I was reminded this week that the battle over so-called “Lordship salvation” is still alive and well, so I thought it might be helpful to post a few articles on the subject. The articles are from the Grace to You
website, and the first one “was adapted from John MacArthur’s material on the topic of lordship salvation, and serves as an excellent introduction to the subject”:
This article concludes with this solemn admonition:
This issue is not a trivial one. In fact, how could any issue be more important? The gospel that is presented to unbelievers has eternal ramifications. If it is the true gospel, it can direct men and women into the everlasting kingdom. If it is a corrupted message, it can give unsaved people false hope while consigning them to eternal damnation. This is not merely a matter for theologians to discuss and debate and speculate about. This is an issue that every single pastor and lay person must understand in order that the gospel may be rightly proclaimed to all the nations.
The next two articles build on the first and are quite informative:
The second of these two articles gets to the heart of the matter when it asserts:
Advocates of the no-lordship position frequently suggest that preaching repentance adds something to the biblical doctrine of salvation by grace through faith alone.
But faith presupposes repentance. How can those who are mortal enemies of God (Rom. 5:10) sincerely believe in His Son without repenting? How can anyone truly comprehend the truth of salvation from sin and its consequences, unless that person also genuinely understands and hates what sin is? The whole sense of faith is that we trust Christ to liberate us from the power and penalty of sin. Therefore sinners cannot come to sincere faith apart from a complete change of heart, a turnaround of the mind and affections and will. That is repentance. It is not a supplement to the gospel invitation; it is precisely what the gospel demands. Our Lord Himself described His primary mission as that of calling sinners to repentance (Matt. 9:13).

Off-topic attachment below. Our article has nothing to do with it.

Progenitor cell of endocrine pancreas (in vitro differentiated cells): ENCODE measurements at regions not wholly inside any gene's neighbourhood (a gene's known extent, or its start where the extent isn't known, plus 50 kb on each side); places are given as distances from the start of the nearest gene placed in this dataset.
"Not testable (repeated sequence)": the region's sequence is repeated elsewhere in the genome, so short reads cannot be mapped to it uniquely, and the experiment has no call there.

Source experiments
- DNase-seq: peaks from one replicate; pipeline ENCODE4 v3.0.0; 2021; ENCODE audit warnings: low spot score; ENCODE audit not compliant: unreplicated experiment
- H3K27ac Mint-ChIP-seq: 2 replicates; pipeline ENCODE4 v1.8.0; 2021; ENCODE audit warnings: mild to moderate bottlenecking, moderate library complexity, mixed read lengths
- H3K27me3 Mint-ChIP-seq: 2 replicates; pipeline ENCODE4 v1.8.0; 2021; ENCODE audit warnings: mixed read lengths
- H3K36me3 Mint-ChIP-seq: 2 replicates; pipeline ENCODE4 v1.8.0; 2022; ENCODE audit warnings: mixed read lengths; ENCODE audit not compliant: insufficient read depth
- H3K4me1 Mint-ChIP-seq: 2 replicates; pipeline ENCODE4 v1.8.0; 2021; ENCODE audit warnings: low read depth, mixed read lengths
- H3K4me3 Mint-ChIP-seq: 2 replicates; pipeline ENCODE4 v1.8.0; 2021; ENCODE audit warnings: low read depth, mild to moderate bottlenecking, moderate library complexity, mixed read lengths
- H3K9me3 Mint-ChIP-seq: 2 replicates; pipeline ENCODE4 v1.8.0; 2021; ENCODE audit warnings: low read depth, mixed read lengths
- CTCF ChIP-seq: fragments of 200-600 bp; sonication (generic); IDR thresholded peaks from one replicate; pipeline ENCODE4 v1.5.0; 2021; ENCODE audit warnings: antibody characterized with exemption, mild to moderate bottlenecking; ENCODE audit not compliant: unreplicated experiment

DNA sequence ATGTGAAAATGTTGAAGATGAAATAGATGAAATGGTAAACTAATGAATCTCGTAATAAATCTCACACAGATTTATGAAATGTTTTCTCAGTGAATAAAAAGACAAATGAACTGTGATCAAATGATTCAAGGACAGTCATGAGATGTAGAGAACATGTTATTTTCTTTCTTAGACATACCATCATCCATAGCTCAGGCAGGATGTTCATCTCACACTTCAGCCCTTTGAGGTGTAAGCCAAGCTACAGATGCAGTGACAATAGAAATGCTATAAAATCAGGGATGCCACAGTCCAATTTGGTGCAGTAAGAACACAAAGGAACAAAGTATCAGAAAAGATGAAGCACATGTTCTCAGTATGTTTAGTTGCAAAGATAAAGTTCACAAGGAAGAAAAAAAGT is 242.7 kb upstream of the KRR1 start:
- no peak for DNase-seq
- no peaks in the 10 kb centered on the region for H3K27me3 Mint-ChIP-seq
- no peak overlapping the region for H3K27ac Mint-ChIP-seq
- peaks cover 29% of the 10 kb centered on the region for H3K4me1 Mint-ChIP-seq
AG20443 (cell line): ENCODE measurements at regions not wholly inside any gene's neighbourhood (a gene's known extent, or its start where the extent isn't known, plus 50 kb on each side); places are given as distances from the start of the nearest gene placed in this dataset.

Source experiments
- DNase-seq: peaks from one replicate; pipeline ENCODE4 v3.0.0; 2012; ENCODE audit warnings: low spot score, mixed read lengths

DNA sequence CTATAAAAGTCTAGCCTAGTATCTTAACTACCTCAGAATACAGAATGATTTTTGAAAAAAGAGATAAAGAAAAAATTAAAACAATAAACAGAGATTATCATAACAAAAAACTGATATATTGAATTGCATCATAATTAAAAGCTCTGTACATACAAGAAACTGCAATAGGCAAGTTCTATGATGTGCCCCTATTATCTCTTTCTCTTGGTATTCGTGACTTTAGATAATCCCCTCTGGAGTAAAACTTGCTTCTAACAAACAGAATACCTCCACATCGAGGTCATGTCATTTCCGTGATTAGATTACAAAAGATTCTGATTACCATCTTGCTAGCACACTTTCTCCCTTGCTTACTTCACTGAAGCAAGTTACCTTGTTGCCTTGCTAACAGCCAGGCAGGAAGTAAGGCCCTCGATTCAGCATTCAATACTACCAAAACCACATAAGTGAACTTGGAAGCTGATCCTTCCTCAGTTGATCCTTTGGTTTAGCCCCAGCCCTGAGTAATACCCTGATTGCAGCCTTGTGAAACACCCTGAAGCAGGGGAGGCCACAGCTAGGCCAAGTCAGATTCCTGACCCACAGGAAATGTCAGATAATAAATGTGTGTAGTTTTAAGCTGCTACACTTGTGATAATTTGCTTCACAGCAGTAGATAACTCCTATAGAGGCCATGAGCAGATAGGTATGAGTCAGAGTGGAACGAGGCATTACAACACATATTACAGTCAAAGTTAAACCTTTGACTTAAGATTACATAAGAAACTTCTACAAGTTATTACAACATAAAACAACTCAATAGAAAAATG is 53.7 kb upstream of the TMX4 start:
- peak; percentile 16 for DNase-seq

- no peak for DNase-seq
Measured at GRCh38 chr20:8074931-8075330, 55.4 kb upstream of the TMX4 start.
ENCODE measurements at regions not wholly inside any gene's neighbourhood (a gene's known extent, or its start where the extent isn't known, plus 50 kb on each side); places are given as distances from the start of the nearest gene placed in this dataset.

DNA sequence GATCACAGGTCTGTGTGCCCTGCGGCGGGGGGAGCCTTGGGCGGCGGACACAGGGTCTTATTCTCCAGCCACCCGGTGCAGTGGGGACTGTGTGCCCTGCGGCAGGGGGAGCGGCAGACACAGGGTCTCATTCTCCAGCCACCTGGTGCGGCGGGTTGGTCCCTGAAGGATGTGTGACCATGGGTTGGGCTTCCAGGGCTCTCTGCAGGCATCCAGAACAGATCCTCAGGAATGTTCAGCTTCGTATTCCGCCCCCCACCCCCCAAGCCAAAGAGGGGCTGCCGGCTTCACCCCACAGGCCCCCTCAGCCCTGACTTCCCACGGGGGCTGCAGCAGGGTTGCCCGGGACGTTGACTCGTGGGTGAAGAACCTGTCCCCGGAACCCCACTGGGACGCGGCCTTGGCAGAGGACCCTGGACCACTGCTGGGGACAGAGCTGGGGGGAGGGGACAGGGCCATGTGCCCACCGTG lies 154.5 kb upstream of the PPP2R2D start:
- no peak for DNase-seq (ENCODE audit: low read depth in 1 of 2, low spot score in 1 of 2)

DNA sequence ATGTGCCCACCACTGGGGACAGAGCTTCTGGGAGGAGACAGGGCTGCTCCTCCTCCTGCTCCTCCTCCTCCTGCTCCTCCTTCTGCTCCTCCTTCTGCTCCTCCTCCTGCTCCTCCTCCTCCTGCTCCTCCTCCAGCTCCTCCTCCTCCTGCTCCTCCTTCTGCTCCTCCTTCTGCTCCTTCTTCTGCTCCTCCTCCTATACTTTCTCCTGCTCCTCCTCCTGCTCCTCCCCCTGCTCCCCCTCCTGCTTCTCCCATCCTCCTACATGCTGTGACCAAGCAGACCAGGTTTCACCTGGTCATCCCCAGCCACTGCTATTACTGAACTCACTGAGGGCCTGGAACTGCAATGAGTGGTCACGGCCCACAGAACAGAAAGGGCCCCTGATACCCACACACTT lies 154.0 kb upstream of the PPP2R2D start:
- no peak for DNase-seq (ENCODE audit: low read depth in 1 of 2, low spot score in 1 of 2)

We often speak of the salvation experience as “conversion.” That is biblical terminology (Matt. 18:3; John 12:40; Acts 15:3). Conversion and repentance are closely related terms. Conversion occurs when a sinner turns to God in repentant faith. It is a complete turnaround, an absolute change of moral and volitional direction. Such a radical reversal is the response the gospel calls for, whether the plea to sinners is phrased as “believe,” “repent,” or “be converted.” Each entails the others.
If someone is walking away from you and you say, “Come here,” it is not necessary to say ” turn around and come.” The U-turn is implied in the direction “come.” In like manner, when our Lord says, “Come to Me” (Matt. 11:28), the about-face of repentance is understood. Nowhere does Scripture issue an evangelistic appeal that does not at least imply the necessity of repentance. Our Lord offers nothing to impenitent sinners ( Matt. 9:13 ; Mark 2:17 ; Luke 5:32).
Again, repentance is not a human work. Jesus said, “No one can come to Me, unless the Father who sent Me draws him” (John 6:44). It is God who grants repentance (Acts 11:18; 2 Tim. 2:25). Repentance is not pre-salvation self-improvement. It is not a question of atoning for sin or making restitution before turning to Christ in faith. It is an inward turning from sin to Christ. Though it is not itself a “work” the sinner performs, genuine repentance will certainly produce good works as its inevitable fruit (Matt. 3:8).
It is my hope that the readers of this blog will strive to maintain a Biblical understanding of conversion and will not succumb to the false teaching on the subject that is still so prevalent among many who would continue to call themselves Evangelical Christians.